A hugely talented but socially isolated computer operator is tasked by Management to prove the Zero Theorem: that the universe ends as nothing, rendering life meaningless. But meaning is what he already craves.
Toby, a cynical but supposedly genius film director finds himself trapped in the outrageous delusions of an old Spanish shoe-maker who believes himself to be Don Quixote. In the course of their comic and increasingly surreal adventures, Toby is forced to confront the tragic repercussions of a film he made in his idealistic youth - a film that changed the hopes and dreams of a small Spanish village forever. Can Toby make amends and regain his humanity? Can Don Quixote survive his madness and imminent death? Or will love conquer all?
In a 2014 television interview with France 2, Jean Rochefort, who was originally cast as Don Quixote, said about his stormy relationship with director Terry Gilliam, "I have no sympathy for him." Rochefort accused Gilliam of intentionally starving the horse used as Don Quixote's noble steed, Rossinante, for 40 days so it would look emaciated, and that the starving horse was then led around the set by dangling apples in front of its face. Rochefort also said that the horse died on set one day after he left the production. In a 2018 interview for the French magazine "L'Obs", Gilliam said he had nothing to do with the treatment of the horse and that the animal died long after filming was done. In Lost in La Mancha (2002), the horse is still alive 2 days after Rochefort left (on the 6th day of shooting), filming scenes with Johnny Depp. See more »
Gilliam's passion project sums up much of his filmography: it conveys almost all of the director's rs recurring tropes, themes and elements. It isn't an easy-to-enjoy film (mostly due to Gilliam's style), nonetheless an interesting film to watch, if not for else, because of its cursed fame.
Don Quixote is mainly about human madness, a theme Gilliam also explored in 'The Fisher King' and in 'Twelve Monkeys', two films from the time when the director started developing this movie. As for visuals, style, and the overwhelming sense of chaos that the third act conveys, it reminds of 'The Brothers Grimm' and more in particular of 'The Imaginarium of Doctor Parnassus', (coincidentally two films that also had, on lower scale, a troubled production).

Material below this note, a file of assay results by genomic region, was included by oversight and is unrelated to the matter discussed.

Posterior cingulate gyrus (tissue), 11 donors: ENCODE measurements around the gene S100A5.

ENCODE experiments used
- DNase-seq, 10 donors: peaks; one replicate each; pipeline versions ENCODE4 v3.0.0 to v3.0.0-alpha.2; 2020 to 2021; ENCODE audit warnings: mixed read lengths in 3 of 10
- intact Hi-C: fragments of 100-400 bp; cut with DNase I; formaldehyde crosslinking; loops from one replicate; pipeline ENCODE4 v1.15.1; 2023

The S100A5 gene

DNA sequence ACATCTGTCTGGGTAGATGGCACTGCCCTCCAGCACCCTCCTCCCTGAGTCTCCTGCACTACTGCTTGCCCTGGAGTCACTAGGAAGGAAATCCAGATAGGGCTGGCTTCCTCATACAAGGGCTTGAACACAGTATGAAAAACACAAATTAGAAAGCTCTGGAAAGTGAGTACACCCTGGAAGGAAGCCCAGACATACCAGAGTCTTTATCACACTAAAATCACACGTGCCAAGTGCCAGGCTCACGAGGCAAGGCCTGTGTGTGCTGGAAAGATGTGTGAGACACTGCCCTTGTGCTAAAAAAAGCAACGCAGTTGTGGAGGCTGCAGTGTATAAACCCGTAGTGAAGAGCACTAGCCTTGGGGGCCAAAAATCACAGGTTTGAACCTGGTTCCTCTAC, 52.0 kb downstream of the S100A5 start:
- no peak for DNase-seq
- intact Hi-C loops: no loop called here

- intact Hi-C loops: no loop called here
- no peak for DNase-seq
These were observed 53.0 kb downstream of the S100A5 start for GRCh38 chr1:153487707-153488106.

'The Zero Theorem' and 'Fear and Loathing in Las Vegas' are the only Gilliam films I found to be devoid of any direct connection with Don Quixote.
Adam Driver and Jonathan Pryce pull off memorable performances. I was pretty sure about Pryce succeeding, but didn't expect Driver to be this good, especially towards the end.
Frankly, I think this film was a bit underrated. It's true that Gilliam's post-'Fear and Loathing in Las Vegas' generally had little critical acclaim, but I personally couldn't find anything to complain about, or better, I couldn't find anything arguable that isn't a recurring element in Gilliam's cinema: a chaotic third act, a bittersweet ending, and so on. I enjoyed watching Don Quixote, but I can imagine most of the viewers to find it either uninteresting, dull, chaotic or 'pretentious'.
Don Quixote might be Gilliam's last film. With 'The Zero Theorem' he closed his dystopia Sci-fi trilogy, now he has finally finished the film he probably was most eager to complete, so it seems to me that there are no narratives left that he intends to explore. Let's just hope that I am wrong, and Gilliam will be doing another half-dozen of movies, but otherwise, Don Quixote is the perfect conclusive film for his career. Maybe it's not his best or easier to appreciate, but definitely it is his most representative one.
40 of 59 people found this review helpful.
Was this review helpful to you?
| Report this